From robots which remotely monitor the elderly to a sensor which can track multiple carpark spaces to tell if they are empty - a host of easy-to-adopt innovations are soon set to hit the market to help small and medium-sized enterprises (SMEs) boost productivity. Twenty of these high-tech solutions are on display at the two-day ICM Horizons exhibition, which opened at the Biopolis.
The 20th edition of the event specially targets Singapore's SMEs, said Dr Tan Geok Leng, executive director of the Agency for Science, Technology and Research's (A*Star) Institute for Infocomm Research (I2R), which organises the annual exhibition.
He said that while SMEs should look at technological solutions to boost productivity, their ability to do this is "more limited" as they may not have the budget for expensive gizmos or lack the necessary know-how.
That is why I2R researchers have tried to come up with new technology that is both affordable and easy to implement, such as solutions that come pre-assembled or use platforms which can be conveniently integrated.
Costs are also being lowered through cloud-sharing of data - an additional feature of the I2R's products, which will be made available by the end of the month.
One product on display is a sensor network which helps detect the availability of multiple parking spots indoors and in open areas, giving parking management companies a more efficient and cheaper alternative to installing sensors above every space.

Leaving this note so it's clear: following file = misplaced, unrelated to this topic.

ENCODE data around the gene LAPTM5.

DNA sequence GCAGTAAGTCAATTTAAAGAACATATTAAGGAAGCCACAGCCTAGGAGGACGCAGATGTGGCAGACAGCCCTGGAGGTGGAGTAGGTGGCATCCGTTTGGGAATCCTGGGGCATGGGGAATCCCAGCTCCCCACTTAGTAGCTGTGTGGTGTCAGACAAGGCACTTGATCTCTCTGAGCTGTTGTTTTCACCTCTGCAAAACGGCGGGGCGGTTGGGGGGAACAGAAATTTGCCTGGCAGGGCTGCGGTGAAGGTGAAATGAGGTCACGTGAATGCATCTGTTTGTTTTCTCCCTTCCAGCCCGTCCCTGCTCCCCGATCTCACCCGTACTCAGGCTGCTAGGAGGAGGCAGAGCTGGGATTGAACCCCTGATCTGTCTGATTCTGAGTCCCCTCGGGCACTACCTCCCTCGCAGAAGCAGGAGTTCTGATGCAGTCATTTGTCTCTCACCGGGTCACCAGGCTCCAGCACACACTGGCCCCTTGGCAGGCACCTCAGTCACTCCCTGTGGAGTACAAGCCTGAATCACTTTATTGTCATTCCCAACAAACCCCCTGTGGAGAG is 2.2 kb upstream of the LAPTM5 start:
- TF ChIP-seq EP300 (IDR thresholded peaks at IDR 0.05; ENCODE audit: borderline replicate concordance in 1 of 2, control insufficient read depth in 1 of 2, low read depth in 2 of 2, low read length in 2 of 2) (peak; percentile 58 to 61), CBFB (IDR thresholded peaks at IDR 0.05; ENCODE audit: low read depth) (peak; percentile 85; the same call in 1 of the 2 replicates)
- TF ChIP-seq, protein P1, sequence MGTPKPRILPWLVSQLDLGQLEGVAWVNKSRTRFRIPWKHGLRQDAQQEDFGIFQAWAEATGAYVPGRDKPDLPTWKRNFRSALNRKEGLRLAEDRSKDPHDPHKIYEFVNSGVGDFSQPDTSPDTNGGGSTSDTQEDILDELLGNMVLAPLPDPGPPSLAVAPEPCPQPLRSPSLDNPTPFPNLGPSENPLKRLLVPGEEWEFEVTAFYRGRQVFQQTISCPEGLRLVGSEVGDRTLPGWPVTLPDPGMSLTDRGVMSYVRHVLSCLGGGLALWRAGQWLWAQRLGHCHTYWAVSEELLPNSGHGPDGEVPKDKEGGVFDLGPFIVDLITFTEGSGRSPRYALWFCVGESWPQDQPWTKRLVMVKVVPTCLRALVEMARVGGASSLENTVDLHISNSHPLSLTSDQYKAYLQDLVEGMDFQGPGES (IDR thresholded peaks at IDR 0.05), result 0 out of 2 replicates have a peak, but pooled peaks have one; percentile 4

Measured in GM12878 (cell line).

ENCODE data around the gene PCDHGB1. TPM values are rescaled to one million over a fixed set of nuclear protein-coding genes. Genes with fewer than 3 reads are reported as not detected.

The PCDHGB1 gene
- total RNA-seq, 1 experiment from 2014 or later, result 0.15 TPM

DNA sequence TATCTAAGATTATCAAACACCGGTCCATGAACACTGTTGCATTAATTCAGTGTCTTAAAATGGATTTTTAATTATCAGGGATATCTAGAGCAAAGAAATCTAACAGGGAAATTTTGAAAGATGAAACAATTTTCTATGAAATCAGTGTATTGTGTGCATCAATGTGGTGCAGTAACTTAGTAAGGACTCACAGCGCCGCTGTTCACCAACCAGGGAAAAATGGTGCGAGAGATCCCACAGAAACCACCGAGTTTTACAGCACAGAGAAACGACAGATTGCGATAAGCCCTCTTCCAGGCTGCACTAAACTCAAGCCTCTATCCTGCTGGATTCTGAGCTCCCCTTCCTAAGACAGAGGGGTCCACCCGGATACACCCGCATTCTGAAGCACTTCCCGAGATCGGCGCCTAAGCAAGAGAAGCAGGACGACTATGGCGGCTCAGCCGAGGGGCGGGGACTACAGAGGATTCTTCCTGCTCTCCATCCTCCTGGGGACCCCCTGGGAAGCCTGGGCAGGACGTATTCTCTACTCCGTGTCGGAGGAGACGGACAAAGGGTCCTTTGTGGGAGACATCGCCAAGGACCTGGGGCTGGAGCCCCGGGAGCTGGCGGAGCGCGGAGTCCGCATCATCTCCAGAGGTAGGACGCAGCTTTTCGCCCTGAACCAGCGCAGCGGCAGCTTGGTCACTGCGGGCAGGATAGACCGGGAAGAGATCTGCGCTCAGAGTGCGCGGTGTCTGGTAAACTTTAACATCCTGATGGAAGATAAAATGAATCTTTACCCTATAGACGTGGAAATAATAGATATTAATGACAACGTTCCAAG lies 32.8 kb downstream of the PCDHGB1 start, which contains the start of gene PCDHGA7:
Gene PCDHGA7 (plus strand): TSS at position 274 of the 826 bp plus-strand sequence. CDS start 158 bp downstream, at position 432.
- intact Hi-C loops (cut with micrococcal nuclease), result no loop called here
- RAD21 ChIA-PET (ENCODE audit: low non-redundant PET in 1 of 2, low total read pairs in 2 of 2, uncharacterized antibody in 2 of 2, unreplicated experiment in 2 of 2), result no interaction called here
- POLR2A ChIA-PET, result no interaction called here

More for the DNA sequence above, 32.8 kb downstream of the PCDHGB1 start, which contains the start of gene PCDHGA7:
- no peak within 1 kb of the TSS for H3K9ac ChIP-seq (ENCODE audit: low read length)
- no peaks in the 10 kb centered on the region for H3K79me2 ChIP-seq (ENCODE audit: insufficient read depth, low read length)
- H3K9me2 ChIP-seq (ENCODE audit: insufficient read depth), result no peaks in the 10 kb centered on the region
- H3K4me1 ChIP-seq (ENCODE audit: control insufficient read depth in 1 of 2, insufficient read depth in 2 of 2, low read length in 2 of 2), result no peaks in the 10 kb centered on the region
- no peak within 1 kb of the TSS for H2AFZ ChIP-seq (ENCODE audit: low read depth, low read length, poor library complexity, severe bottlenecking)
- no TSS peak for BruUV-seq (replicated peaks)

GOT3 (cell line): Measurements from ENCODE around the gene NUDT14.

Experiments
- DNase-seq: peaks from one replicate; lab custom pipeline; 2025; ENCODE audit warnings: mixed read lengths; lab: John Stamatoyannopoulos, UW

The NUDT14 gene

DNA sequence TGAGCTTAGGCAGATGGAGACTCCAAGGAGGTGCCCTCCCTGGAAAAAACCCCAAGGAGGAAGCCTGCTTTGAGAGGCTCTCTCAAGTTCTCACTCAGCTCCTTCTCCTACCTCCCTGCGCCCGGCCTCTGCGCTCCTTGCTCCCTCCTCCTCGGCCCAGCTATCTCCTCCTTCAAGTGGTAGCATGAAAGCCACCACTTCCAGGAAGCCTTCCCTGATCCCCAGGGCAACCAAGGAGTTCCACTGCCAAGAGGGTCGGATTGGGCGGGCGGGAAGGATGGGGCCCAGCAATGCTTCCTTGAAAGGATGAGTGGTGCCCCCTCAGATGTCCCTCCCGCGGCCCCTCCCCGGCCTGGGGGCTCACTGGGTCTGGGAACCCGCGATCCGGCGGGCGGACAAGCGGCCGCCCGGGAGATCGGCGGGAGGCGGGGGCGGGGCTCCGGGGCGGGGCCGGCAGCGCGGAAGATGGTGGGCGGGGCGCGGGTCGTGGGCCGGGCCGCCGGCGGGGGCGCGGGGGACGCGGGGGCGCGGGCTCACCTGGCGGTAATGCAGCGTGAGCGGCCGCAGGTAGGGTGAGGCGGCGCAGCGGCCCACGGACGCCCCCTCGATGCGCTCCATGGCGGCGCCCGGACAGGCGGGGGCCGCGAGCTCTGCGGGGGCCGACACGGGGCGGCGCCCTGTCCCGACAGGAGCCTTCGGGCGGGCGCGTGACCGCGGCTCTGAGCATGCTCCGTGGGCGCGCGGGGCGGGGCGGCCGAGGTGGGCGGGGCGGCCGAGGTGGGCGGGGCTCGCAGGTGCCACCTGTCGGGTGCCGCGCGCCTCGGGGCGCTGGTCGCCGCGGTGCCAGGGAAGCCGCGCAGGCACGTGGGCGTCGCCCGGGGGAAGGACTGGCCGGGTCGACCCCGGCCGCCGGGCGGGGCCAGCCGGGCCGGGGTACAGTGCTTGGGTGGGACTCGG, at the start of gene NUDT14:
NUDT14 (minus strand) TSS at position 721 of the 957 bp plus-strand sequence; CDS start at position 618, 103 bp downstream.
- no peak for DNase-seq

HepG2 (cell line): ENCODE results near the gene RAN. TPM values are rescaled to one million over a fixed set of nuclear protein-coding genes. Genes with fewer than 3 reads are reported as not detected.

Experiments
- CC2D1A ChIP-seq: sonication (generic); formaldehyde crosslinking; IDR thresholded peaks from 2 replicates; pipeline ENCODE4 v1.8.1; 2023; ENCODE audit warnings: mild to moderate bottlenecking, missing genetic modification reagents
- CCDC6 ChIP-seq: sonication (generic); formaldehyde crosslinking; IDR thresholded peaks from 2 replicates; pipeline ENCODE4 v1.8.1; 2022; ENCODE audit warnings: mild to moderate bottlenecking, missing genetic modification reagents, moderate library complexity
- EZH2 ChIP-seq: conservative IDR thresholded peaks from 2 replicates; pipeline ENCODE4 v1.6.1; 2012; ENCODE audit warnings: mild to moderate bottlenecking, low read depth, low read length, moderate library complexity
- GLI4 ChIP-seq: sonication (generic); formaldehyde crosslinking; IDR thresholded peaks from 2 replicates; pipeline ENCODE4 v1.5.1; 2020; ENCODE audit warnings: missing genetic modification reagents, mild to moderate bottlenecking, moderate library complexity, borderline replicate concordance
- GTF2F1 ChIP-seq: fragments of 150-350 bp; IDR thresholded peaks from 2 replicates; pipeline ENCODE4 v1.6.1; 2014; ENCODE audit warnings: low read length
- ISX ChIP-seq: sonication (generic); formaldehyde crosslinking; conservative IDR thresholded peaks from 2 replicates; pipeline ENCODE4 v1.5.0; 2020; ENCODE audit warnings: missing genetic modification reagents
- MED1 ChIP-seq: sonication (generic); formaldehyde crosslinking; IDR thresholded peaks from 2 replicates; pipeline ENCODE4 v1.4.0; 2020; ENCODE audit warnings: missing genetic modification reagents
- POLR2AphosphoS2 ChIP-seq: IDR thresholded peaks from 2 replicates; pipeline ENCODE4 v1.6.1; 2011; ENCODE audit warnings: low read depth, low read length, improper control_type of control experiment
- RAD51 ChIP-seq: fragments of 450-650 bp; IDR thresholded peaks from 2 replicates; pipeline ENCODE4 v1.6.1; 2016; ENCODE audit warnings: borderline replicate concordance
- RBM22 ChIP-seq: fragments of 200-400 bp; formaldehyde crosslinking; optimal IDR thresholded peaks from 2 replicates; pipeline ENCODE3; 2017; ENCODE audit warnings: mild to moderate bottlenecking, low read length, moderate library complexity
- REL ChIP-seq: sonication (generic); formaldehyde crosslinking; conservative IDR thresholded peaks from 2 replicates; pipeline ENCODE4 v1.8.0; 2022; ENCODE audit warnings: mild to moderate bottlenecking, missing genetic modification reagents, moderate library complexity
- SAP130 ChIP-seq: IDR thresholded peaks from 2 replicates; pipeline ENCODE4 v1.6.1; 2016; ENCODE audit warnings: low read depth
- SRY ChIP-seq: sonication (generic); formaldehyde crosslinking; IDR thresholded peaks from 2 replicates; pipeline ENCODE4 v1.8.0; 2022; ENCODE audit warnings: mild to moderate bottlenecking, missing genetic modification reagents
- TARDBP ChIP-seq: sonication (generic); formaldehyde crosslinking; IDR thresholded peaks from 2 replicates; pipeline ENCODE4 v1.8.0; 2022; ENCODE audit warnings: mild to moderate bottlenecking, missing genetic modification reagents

Another innovation is the "telepresence robot", which can monitor individuals in group settings by combining voice detection and facial recognition. This can be used in video-conferencing or as a surveillance tool in places such as nursing homes.
The goal, said Dr Tan, is to get around 200 SMEs to take up technological solutions each year and increase their productivity by 30 to 50 per cent.
Griffin Kinetic, a 50-man firm which provides logistics services in shipping and health care, is already keen to adopt I2R's new mobile image recognition technology. The system, called Snap2Tell, allows users to easily create mobile applications that can bring up digital information on an object by taking a picture of it.
Each licence for Snap2Tell costs around $10,000.
Griffin Kinetic managing director Gerry Tan said: "The system could mean taking a picture of a crate, for instance, and getting all the shipping information in your hands. This could cut our manpower needs and reduce room for error, raising overall productivity by 20 per cent, if not more."
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